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The Rediff Election Special/ Saisuresh Sivaswamy
An Evening in Bharuch
It was with sudden and growing horror that I realised the autorickshaw that was spluttering towards my destination had no rear-view mirror! And the driver, unfazed no doubt by years of steering his three-wheeler through chaotic traffic, turned at the appropriate places by looking behind him and then darting his hand out.
Fortunately for me, a first-timer in Bharuch, none of the places within the city that I went to were beyond a few kilometres, and thus was my coronary averted.
It was then that I noticed that the city's predominant mode of transport is the two-wheeler, and that quite a few were being driven by pre-adults, of whom again quite a few were in school uniform! I mean, someone somewhere forgot to tell the Bharuch authorities that one needs to be 18 and above to be eligible for a licence, which alone can qualify one to be in the driver's seat. Either that or they have changed the rule since the time I was a pre-adult.
I pointed this out to my driver, a local, the next day and he agreed readily. The lad underwent a driving test in Bombay, and when he returned to Bharuch he found that the rules that had been dinned into him had become redundant. "Here you go where you want to go," was his simple summation of the city's road ethic. Abetting this is the fact that I did not come across more than one road signal all over the 'city'.
Pluck a city-slicker and hurl him into the mystery that is Bharat, and you will have my experiences. Abiding by the conventional urban wisdom that a city contains more than one Lok Sabha constituency, I had the mental image that Bharuch was the constituency. Alarm bells ought to have rung when I was given telephone numbers of party candidates along with their STD codes, but I would put down the omission to travel fatigue. Realisation slowly dawned the first night when I managed to procure an appointment with Congress bossman Ahmed Patel, at Piraman village in Ankleshwar.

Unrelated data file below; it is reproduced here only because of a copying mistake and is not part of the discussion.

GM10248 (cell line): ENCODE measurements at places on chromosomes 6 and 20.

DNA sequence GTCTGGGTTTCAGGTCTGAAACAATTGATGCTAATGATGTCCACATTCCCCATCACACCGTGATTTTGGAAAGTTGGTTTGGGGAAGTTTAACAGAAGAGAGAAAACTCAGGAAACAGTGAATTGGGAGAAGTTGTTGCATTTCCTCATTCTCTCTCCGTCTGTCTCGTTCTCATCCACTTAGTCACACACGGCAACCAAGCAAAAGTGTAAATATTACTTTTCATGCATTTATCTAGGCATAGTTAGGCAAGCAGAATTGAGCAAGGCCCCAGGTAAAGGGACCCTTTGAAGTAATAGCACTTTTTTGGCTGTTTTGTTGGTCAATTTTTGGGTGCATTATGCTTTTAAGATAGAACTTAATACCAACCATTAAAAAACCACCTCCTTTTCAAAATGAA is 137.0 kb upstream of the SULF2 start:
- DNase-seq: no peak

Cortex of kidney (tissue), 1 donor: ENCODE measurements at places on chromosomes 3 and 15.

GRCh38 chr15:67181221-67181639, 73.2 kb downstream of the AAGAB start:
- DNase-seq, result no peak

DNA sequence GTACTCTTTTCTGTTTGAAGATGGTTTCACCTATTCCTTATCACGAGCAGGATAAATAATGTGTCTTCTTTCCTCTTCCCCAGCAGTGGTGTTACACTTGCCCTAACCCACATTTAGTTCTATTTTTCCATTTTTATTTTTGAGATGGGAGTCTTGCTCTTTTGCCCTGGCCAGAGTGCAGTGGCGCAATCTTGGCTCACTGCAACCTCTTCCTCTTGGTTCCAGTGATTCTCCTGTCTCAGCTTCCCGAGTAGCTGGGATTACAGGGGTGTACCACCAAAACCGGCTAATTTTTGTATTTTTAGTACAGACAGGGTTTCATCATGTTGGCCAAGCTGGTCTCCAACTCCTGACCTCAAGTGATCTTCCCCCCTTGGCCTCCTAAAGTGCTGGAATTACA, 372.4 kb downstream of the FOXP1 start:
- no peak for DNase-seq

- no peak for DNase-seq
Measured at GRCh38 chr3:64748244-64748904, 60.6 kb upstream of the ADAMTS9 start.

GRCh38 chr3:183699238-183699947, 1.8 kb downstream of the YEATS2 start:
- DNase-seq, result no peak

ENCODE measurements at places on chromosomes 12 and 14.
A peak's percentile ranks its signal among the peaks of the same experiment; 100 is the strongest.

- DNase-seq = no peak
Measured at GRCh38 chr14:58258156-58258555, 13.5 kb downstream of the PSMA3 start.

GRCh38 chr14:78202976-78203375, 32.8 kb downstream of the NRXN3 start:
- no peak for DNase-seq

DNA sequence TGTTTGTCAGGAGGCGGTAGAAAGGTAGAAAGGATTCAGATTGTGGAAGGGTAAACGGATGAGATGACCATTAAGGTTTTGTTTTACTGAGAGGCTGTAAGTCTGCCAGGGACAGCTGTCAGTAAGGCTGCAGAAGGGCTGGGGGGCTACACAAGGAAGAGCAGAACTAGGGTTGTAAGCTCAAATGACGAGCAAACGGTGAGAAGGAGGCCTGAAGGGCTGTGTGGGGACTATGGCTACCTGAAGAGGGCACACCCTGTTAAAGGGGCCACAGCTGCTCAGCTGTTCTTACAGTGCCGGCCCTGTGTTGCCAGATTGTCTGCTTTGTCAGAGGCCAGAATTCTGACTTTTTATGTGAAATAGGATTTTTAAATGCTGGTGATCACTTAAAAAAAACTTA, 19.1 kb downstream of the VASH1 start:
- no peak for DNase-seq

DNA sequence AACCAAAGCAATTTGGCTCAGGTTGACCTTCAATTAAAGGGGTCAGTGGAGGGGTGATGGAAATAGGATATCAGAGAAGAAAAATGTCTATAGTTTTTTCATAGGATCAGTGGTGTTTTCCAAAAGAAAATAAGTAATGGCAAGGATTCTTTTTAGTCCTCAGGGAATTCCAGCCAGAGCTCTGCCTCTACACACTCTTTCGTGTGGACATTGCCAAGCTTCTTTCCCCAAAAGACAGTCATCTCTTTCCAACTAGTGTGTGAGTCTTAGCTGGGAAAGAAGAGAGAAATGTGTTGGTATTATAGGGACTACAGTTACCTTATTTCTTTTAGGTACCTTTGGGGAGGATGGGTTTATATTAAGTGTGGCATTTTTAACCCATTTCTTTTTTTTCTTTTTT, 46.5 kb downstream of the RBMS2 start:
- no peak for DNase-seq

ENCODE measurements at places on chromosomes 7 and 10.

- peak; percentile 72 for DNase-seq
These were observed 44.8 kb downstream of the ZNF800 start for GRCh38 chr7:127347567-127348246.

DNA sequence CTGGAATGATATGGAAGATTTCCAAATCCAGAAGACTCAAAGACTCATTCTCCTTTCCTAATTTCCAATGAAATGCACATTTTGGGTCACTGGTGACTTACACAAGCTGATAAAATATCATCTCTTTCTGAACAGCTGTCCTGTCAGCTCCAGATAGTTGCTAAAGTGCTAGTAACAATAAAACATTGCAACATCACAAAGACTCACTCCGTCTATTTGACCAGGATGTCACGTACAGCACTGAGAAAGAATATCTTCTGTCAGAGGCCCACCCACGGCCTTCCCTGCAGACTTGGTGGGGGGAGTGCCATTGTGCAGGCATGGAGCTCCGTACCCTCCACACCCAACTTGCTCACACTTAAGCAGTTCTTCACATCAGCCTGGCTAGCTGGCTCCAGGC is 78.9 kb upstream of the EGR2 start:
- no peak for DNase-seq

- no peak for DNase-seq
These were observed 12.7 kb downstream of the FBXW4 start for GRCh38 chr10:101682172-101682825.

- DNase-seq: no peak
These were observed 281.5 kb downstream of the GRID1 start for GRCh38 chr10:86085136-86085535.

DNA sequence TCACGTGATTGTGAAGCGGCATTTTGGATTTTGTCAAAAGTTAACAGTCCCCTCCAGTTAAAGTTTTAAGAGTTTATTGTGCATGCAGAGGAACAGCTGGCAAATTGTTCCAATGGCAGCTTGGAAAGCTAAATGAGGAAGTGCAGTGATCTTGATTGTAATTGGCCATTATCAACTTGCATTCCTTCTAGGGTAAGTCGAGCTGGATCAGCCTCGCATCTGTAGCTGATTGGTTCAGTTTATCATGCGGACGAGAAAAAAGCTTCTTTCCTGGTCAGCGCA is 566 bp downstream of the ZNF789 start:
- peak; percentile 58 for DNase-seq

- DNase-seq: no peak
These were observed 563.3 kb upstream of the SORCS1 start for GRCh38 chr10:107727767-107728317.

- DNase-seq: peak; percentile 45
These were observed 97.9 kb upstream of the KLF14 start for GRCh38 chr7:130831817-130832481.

Being a newcomer, I had to of course rely on directions from others. I was told that it was a five-minute ride to Ankleshwar, and from there another 10 minutes to my destination. The journey took one hour, covering around 30 km each way, and cost me Rs 130 in all.
But the source of this nocturnal enlightenment, Ahmed Patel himself was not around. Piraman Bungalow is situated in a mohalla (lane), and redolent with the air of evening namaaz.wadi (a dwelling that used to accommodate the joint families of old).
Another brief auto-ride later, I reached the wadi, a setting that seemed five-starish to me, complete with huge wrought-iron gates, mystical gardens, and the like. Just to be sure, I double-checked with the guard that this was no hotel, but Patel's residence.
Patel, of course, was still out electioneering, but his secretary, Arif, was civility personified. It would be 0200 hours or so by the time he came back, so perhaps tomorrow I could be accommodated... But what could I possibly want to talk to Patel about anyway?
Despondent, I just about managed to find dinner before the city shut down, and returned to BJP headquarters at Kasak. At about 2230 hours, the place was still bustling with activity, with the foot-soldiers returning to file their reports, be debriefed, and freshen up for the next day's campaigning. Here, obviously, was a party that took its work seriously, the organisation converting itself into a Wehrmacht on election-eve.
The BJP's headquarters, renamed Vijewadi, is an interesting phenomenon. Before this, it was called Garodia Nagar and was a home for the elderly run by a charitable trust. The functionaries are put up in rooms meant for the old, which is perhaps apt, given the general age of the party's senior leadership. But surprisingly, their Bharuch candidate, Mansukh Vasava, is in his youthful 40s.
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